Originally released as 2 separate LPs: BRAZIL NOW (1966)/AFRICAN BLUE (1967).
Released in 1966 and 1967 as the albums BRAZIL NOW and AFRICAN BLUE, the 25 tracks on this well-annotated collection capture composer/arranger/tenor saxophonist Les Baxter towards the end of his primary creative period. Baxter's special brand of easy listening and world music influences wasn't as unique by the mid-'60s as it had been a decade before. Bossa nova artists like Antonio Carlos Jobim and Joao Gilberto were making a heftier, more authentic version of the same sort of music that's on this disc, and at the time, Baxter's slick orchestral arrangements sounded kind of old-fashioned.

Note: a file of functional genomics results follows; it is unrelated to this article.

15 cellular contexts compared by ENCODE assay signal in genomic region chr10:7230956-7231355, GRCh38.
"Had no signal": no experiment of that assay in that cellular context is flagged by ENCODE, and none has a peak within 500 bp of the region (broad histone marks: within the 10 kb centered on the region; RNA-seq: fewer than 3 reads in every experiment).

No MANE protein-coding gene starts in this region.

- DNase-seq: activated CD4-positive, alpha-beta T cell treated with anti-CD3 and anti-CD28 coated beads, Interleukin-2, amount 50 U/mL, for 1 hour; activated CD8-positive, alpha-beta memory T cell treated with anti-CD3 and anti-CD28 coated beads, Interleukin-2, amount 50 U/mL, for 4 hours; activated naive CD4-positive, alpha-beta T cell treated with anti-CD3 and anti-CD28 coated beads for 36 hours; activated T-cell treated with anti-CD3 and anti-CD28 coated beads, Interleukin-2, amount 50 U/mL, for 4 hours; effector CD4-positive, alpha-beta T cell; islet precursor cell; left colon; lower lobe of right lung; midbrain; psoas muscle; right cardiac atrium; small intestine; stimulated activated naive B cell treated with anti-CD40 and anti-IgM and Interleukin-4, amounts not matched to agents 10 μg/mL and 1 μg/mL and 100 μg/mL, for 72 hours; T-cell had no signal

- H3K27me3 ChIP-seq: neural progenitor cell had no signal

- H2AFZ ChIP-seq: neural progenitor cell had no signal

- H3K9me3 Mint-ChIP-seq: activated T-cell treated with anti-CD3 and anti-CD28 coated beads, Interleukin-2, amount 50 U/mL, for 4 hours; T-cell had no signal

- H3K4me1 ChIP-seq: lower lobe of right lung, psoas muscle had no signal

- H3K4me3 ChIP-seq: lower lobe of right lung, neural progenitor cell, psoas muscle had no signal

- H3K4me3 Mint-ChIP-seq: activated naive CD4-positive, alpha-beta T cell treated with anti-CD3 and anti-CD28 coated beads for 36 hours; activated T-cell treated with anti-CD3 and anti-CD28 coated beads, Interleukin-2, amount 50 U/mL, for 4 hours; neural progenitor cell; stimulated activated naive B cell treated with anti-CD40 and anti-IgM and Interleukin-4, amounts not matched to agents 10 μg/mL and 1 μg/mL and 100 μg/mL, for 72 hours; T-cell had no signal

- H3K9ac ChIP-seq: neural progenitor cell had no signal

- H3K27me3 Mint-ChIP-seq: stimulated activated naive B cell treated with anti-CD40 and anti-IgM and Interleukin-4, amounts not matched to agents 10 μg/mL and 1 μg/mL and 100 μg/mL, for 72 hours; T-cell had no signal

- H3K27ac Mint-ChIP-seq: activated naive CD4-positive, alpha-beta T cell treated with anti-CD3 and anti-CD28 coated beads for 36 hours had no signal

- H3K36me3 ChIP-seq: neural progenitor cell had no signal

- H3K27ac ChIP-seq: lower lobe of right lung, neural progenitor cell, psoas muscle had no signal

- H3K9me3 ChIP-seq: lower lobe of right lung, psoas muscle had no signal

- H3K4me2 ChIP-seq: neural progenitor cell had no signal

Now, of course, that's kind of the point, and in hindsight, there's no way you can go wrong with tunes like Francis Lai's "A Man and a Woman" and Jobim's "Berimbau." Hipsters might have originally been smirking when they revived this music, but there's genuine artistry to be found here.
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